Belushi is a heartbreaking must-watch documentary about late Saturday Night Live, Animal House, and Blues Brothers star John Belushi. This summer marked the 40th anniversary of The Blues Brothers hitting the big screen. Sadly, this year also marked the 38th anniversary of the comedian’s tragic death at 33 years old. And yet this film finds a way to capture what was going on in his head with newfound movie stardom. Mind you, this was during…"Belushi: A Heartbreaking Must-Watch Documentary"
Zach Woods spoke with Solzy at the Movies last week about his new short film, David, which was the only US short film selected for Cannes. David marks Zach Woods’s directorial debut and stars Will Ferrell, William Jackson Harper, and Fred Hechinger. The film recently screened during this year’s Toronto International Film Festival. It was just announced to screen during the upcoming Chicago International Film Festival. Your directorial debut, David, started screening during Toronto after…"Zach Woods talks David, Improv, and More"
The Truth (La Verite) features some brilliant acting as director Hirokazu Kore-eda tackles a project that isn’t set in his home country of Japan. The root of the film is the mother-daughter relationship between Fabienne (Catherine Deneuve) and Lumir (Juliette Binoche). Lumir’s relationship with her mom is tenuous at best. The reason why she’s back in her native France is her mother’s memoir being published. To say it’s a memoir would also be exaggerating the…"Chicago Film Fest 2019: The Truth (La Verite)"
Haroula Rose’s feature film, Once Upon A River, features stunning performances and camerawork as the indie plays the festival circuit. Bonnie Joe Campbell’s novel comes to the big screen in this well-made feature. Margo Crane (Kenadi DelaCerna, making her feature debut) is a Native American teenager living in rural Michigan. What drives the teen in this coming-of-age story is the search for her estranged mother (Lindsay Pulsipher). As Margo goes on this journey, she utilizes…"Chicago Film Fest 2019: Once Upon A River"
Matthew Rankin’s The Twentieth Century may be one of the strangest historical satires about Canada that one will ever see in theaters. This film is not going to make any sense to people who are unfamiliar with Canada’s political history. Take it from this American. My initial reaction following the film basically comes down to this: I don’t know what to make of what I just saw. This is certainly a satire that plays better…"The Twentieth Century Is A Strange Satire"
Mimi Plauché spoke with Solzy at the Movies about the 55th Chicago International Film Festival prior to the festival’s launch tonight. One of my favorite films this year was a small little indie film premiering during the Slamdance Film Festival: The Vast of Night. When did this film first get on your radar? Mimi Plauché: We were aware of it screening at Slamdance, but honestly didn’t catch it until after Amazon acquired it and shared…"Mimi Plauché talks 2019 Chicago Film Fest"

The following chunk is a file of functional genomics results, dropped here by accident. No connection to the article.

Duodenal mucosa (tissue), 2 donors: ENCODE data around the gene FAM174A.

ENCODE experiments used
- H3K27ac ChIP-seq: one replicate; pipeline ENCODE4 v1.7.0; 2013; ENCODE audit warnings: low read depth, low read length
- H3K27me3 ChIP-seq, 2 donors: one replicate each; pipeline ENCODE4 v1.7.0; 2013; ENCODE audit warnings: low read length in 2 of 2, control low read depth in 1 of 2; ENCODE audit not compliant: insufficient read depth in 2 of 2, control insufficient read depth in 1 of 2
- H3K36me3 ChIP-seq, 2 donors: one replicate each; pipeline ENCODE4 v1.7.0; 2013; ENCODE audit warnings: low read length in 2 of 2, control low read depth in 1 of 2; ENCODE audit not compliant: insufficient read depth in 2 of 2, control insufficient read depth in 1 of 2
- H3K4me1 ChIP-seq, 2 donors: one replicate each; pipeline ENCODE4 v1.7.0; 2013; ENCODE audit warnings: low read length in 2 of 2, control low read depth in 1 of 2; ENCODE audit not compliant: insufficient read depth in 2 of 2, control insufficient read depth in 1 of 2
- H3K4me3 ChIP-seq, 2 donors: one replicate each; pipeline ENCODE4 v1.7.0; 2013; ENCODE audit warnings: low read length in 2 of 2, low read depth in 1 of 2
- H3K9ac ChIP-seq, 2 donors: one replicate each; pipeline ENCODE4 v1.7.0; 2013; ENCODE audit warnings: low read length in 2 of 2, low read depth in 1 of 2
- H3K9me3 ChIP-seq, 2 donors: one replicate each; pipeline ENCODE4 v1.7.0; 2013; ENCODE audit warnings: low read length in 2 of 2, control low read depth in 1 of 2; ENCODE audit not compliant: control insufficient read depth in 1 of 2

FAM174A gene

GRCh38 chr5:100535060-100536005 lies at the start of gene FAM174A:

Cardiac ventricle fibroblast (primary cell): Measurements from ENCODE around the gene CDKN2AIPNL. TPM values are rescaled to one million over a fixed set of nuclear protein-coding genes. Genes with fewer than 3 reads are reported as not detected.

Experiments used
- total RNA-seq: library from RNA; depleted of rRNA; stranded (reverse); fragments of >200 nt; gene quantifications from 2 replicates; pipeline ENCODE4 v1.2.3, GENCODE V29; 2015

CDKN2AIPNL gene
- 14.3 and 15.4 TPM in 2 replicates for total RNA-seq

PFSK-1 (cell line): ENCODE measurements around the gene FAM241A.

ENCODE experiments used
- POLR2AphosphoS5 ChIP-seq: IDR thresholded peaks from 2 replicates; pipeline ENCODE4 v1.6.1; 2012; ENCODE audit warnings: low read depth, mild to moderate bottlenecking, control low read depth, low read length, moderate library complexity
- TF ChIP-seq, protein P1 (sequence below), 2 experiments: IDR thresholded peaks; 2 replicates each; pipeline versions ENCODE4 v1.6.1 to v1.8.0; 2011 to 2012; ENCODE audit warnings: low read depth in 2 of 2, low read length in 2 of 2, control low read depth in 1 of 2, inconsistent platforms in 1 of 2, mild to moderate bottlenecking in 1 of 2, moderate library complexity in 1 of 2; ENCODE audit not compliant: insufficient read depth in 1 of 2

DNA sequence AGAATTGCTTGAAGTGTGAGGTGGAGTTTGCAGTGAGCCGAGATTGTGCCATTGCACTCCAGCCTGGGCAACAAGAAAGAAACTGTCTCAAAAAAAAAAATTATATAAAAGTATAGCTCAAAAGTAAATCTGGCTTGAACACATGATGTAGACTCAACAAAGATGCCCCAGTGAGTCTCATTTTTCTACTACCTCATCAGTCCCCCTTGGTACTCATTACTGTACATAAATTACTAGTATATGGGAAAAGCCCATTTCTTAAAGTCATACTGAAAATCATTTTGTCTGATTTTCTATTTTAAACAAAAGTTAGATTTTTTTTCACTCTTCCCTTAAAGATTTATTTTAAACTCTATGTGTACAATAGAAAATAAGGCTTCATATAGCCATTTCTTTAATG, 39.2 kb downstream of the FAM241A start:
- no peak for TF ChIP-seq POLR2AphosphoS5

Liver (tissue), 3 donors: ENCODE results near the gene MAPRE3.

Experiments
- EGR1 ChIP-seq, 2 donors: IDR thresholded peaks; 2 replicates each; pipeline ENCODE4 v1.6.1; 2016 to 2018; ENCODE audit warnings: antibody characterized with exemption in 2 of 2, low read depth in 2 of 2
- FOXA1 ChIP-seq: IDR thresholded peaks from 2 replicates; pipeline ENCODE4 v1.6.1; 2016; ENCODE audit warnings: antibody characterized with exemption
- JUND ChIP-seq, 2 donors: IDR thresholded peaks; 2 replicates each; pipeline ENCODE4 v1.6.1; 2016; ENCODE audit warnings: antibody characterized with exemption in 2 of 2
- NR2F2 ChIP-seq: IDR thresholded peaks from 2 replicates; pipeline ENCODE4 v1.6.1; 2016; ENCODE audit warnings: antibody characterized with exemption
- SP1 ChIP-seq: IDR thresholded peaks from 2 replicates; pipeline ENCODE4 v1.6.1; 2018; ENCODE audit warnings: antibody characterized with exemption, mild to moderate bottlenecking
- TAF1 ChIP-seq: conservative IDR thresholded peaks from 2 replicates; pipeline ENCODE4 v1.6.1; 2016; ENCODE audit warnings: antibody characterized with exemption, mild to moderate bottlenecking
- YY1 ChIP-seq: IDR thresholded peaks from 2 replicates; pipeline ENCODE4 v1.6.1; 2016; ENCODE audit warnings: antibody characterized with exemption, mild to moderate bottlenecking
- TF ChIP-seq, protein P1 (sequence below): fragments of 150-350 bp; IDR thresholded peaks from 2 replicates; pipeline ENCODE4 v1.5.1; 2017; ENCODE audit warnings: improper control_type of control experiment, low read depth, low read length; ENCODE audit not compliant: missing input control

As the 55th Chicago International Film Festival starts up on Wednesday night, Solzy at the Movies brings you the seven films that you have to watch. The action starts on October 16 with not one but two films. Motherless Brooklyn opens up the festival. In a change from recent years, Zombieland: Double Tap opens up the After Dark program. All in all, there are 132 feature films playing! Gala Knives Out: The Rian Johnson mystery…"Chicago International Film Festival Must-Watch Films"
The Gala and Special Presentations lineup were announced last week for the 55th Chicago International Film Festival ahead of this morning’s full lineup. The announcement was made last week by Mimi Plauché, Artistic Director of the Chicago International Film Festival. While it wasn’t included in the initial wave of announcements, this year’s Opening Night selection is Motherless Brooklyn. Tickets for both the Gala and Special Presentations will go on sale on September 27. “This year’s line-up of…"Chicago Film Fest: Galas, Special Presentations"
A Private War follows The Sunday Times journalist Marie Colvin during some of the most pivotal moments of her career as a Foreign Affairs correspondent. The film starts out in Homs, Syria in 2012 before flashing back to London, 2001. While her bosses wanted to send her to one country, Colvin (Rosamund Pike) believed that the Sri Lankan Civil War was the more important story. Whatever the case, Colvin’s decision would get her placed in…"A Private War: Marie Colvin’s Important Story"
Flammable Children, while released as Swinging Safari in its native Australia, takes us back to the 1970s for a nostalgic comedy. The nostalgia starts the moment that “Spirit in the Sky” starts to play during the opening credits. It’s from this point where writer-director Stephan Elliott wisely introduces us to the people in the neighborhood along the beach. We’re introduced through Jeff Marsh (Atticus Robb), who serves as the narrator. We soon meet the Halls, Jones,…"Chicago Film Festival 2018: Flammable Children"